Doctor's hands in protection gloves holds Testing Kit for the coronavirus testThe EEOC today updated its online guidance regarding COVID-19 and the Americans with Disabilities Act (the ADA), stating that employers may now test their employees for the presence of the COVID-19 virus before entering the workplace. The EEOC had previously stated that employers could monitor their employees’ body temperatures consistent with the ADA’s direct threat

On April 8, 2020, the Centers for Disease Control and Prevention (CDC) issued Interim Guidance for implementing safety practices for critical infrastructure workers who may have been exposed to COVID-19.

The CDC advises that these workers (which include both employees and contractors) may be permitted to continue work following potential exposure provided that they remain

With the current health emergency retailers face unprecedented issues. Closing stores, limiting hours, changing order patterns, remote work — all of these issues have joined basic survival as retailers contend with sudden and unpredictable challenges during the coronavirus pandemic. And while retailers are most likely not liable for any legal exposure, there are legal and

On March 15, New York City Mayor Bill De Blasio announced his intention to sign an executive order requiring restaurants and bars to limit services to take out and delivery orders.  Similar operational limits are also in place in other jurisdictions around the country, with several more sure to come.  Retailers such as Apple, Nike,

Want to learn more? Visit Crowell &Moring’s Coronavirus Resource Center.

The World Health Organization, on March 11, 2020, officially declared the spread of COVID-19 a pandemic. By now, most multinational companies have already been grappling with the effects of the coronavirus and are considering the steps they should be taking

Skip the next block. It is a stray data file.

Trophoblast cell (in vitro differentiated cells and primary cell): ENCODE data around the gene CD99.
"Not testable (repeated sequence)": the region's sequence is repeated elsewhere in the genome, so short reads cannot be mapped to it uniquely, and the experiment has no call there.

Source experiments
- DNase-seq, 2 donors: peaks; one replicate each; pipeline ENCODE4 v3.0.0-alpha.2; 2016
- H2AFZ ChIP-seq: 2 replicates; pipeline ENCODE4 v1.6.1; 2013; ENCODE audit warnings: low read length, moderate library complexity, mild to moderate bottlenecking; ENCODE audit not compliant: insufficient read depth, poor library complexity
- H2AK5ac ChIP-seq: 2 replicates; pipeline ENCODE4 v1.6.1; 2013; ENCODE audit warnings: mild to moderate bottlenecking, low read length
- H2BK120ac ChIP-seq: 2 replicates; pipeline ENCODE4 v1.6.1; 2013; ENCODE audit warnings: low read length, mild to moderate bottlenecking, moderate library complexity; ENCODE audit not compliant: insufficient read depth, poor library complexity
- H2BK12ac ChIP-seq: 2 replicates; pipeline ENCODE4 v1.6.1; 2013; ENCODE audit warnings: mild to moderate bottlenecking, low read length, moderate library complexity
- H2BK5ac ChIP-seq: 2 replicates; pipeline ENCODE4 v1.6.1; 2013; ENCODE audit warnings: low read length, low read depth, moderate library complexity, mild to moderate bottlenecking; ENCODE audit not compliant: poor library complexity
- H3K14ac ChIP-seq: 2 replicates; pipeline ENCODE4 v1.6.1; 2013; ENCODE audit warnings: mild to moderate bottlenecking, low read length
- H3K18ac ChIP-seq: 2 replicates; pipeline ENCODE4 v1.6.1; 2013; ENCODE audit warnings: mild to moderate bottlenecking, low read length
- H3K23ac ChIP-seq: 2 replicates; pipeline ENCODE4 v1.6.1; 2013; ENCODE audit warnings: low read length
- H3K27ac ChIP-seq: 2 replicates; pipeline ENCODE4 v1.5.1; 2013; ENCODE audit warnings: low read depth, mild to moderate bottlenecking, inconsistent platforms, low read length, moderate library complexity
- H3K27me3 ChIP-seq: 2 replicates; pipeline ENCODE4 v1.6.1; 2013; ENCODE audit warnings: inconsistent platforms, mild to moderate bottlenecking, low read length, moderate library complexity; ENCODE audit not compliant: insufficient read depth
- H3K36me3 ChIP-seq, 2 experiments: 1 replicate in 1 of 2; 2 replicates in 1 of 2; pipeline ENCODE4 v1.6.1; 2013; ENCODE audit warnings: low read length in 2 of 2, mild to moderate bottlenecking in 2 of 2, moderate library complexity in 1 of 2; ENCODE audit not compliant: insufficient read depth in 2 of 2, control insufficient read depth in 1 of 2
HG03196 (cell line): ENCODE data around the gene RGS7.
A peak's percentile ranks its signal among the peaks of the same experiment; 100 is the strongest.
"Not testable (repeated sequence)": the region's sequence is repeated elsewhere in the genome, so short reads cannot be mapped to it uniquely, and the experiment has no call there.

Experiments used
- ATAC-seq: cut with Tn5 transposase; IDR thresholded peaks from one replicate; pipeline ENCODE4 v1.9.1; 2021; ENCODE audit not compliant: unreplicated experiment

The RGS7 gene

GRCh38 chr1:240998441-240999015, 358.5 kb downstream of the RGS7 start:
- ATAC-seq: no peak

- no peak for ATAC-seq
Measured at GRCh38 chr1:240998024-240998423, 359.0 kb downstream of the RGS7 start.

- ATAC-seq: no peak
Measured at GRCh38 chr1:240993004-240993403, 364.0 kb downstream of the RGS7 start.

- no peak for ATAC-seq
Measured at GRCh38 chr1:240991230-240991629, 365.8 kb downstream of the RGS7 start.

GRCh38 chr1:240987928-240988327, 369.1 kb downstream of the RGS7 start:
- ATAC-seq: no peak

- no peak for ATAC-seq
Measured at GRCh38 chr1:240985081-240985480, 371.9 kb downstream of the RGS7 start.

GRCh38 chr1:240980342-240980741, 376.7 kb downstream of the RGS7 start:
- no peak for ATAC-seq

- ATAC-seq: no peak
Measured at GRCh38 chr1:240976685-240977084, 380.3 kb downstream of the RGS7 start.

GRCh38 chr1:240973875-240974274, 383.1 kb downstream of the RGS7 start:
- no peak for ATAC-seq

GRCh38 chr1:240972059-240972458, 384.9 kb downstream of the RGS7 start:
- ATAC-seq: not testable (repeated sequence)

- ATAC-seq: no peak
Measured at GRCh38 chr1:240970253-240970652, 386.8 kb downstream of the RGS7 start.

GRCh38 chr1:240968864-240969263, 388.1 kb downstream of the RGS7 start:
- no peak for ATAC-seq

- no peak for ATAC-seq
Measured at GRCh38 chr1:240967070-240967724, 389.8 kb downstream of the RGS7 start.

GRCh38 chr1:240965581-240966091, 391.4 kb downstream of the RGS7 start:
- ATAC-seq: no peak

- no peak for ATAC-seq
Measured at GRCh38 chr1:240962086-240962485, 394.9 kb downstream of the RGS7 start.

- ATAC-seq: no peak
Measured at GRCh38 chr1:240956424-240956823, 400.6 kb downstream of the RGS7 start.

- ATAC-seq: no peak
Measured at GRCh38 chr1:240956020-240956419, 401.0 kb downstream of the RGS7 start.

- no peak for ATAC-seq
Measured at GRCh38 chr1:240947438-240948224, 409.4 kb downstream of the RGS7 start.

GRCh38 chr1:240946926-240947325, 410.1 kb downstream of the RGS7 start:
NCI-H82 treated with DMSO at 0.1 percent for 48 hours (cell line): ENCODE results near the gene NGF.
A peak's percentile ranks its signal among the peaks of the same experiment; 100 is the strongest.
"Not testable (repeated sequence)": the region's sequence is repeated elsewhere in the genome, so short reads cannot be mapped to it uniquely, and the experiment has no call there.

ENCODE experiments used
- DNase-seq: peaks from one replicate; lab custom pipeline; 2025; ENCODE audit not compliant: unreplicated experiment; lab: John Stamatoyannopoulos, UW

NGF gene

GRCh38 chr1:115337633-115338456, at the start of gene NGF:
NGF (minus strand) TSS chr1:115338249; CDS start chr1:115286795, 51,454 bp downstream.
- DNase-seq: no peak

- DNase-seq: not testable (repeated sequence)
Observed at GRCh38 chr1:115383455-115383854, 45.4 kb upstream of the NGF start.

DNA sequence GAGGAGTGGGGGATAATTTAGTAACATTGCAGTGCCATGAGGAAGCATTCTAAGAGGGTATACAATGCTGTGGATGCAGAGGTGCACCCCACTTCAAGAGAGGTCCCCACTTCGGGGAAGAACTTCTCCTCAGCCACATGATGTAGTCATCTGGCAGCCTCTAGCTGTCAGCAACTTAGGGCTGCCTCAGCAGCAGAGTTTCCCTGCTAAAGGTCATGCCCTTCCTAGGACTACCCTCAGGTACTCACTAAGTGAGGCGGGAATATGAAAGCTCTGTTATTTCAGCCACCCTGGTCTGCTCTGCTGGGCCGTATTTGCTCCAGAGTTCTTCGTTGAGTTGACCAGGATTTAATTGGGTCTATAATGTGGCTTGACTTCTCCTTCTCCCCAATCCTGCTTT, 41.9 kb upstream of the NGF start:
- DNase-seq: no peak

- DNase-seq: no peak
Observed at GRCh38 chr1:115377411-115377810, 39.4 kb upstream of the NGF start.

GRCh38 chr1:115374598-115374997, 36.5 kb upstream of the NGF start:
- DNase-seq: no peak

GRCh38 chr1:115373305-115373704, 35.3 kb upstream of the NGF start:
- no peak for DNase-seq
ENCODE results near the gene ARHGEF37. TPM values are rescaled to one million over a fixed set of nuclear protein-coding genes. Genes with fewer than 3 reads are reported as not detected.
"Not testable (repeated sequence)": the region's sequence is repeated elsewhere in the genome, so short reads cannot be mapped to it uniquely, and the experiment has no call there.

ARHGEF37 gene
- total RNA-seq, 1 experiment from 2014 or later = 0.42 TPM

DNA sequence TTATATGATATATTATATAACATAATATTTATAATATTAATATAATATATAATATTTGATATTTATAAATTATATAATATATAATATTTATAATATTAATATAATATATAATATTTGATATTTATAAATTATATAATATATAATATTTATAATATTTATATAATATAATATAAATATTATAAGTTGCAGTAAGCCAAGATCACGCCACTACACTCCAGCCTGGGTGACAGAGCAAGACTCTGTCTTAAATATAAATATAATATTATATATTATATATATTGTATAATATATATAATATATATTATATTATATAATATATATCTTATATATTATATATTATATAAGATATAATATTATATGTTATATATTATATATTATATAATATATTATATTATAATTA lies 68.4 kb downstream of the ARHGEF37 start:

On March 10, 2020, the Occupational Safety and Health Administration (OSHA) issued Guidance for employers to prevent occupational exposures to the coronavirus. In doing so, OSHA reminds employers that while no specific standard governs occupational exposure to the coronavirus, the Occupational Safety and Health Act’s General Duty Clause, 29 U.S.C. § 654 (a)(1), requires employers

As concern about coronavirus – the upper-respiratory infection that was first diagnosed in humans in Wuhan, China in late 2019, and has spread to the United States in recent days – grows worldwide, employers face a series of questions regarding the impact the virus will have on the workplace.

What Must Employers Do to Maintain

The Department of Labor (DOL) has released its much-anticipated final rule on the often-litigated “joint employer” issue under the Fair Labor Standards Act and its statutory requirements relating to minimum wage and overtime obligations. This final rule represents the first significant revisions to DOL’s regulations on this subject in more than 50 years. As expected,

Connecticut Governor Ned Lamont signed into law on June 25, 2019 “An Act Concerning Paid Family and Medical Leave” (Act), that provides paid time off to new parents and caregivers, positioning Connecticut as the seventh state in the U.S. to provide paid family leave. Neighboring states, New York and New Jersey, already offer similar benefits.